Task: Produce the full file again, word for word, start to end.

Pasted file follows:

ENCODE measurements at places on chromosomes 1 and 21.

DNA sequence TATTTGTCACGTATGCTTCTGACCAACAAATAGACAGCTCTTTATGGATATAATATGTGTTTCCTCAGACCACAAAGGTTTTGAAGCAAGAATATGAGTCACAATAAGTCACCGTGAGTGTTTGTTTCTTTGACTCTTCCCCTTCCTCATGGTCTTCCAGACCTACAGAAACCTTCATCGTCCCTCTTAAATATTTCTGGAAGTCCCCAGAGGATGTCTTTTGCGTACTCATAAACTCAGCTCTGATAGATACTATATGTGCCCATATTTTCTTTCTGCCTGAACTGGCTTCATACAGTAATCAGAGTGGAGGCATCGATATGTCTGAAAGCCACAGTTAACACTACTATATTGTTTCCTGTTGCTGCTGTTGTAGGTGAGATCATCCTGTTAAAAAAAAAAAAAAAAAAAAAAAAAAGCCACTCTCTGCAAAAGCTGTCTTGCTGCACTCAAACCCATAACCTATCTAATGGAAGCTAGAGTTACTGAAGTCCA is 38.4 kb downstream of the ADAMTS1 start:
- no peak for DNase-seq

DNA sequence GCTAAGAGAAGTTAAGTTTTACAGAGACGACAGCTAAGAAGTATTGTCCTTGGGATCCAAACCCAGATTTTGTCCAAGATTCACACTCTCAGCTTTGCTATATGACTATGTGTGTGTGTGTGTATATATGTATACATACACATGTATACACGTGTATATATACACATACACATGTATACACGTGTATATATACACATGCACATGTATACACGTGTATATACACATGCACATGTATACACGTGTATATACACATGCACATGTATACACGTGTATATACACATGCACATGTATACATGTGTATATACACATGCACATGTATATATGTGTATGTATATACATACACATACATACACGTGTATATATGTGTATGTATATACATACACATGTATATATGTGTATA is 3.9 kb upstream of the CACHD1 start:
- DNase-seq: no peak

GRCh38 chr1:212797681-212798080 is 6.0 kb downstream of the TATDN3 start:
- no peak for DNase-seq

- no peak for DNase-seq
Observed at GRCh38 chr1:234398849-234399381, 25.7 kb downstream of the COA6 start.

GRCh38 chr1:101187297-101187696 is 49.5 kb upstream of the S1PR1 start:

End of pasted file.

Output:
ENCODE measurements at places on chromosomes 1 and 21.

DNA sequence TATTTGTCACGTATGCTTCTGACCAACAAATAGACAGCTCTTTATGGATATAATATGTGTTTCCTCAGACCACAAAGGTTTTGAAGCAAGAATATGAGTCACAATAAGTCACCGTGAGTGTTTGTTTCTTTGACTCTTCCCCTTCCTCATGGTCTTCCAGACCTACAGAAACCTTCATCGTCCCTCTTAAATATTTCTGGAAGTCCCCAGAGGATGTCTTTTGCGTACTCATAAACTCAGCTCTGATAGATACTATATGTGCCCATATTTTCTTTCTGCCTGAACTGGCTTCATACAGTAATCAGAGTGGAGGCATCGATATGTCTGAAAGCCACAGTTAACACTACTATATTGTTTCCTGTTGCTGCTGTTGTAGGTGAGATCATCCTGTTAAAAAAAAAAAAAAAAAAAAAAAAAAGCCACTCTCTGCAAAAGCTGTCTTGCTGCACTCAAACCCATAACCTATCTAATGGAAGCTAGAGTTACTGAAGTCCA is 38.4 kb downstream of the ADAMTS1 start:
- no peak for DNase-seq

DNA sequence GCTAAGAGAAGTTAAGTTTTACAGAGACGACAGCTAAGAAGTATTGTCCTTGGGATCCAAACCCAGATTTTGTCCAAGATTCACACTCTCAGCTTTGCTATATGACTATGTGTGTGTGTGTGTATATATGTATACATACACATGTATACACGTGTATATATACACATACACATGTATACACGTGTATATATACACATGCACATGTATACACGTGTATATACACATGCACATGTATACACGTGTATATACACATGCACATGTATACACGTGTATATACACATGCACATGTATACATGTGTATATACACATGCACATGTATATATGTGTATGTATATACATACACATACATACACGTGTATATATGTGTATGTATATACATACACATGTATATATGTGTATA is 3.9 kb upstream of the CACHD1 start:
- DNase-seq: no peak

GRCh38 chr1:212797681-212798080 is 6.0 kb downstream of the TATDN3 start:
- no peak for DNase-seq

- no peak for DNase-seq
Observed at GRCh38 chr1:234398849-234399381, 25.7 kb downstream of the COA6 start.

GRCh38 chr1:101187297-101187696 is 49.5 kb upstream of the S1PR1 start: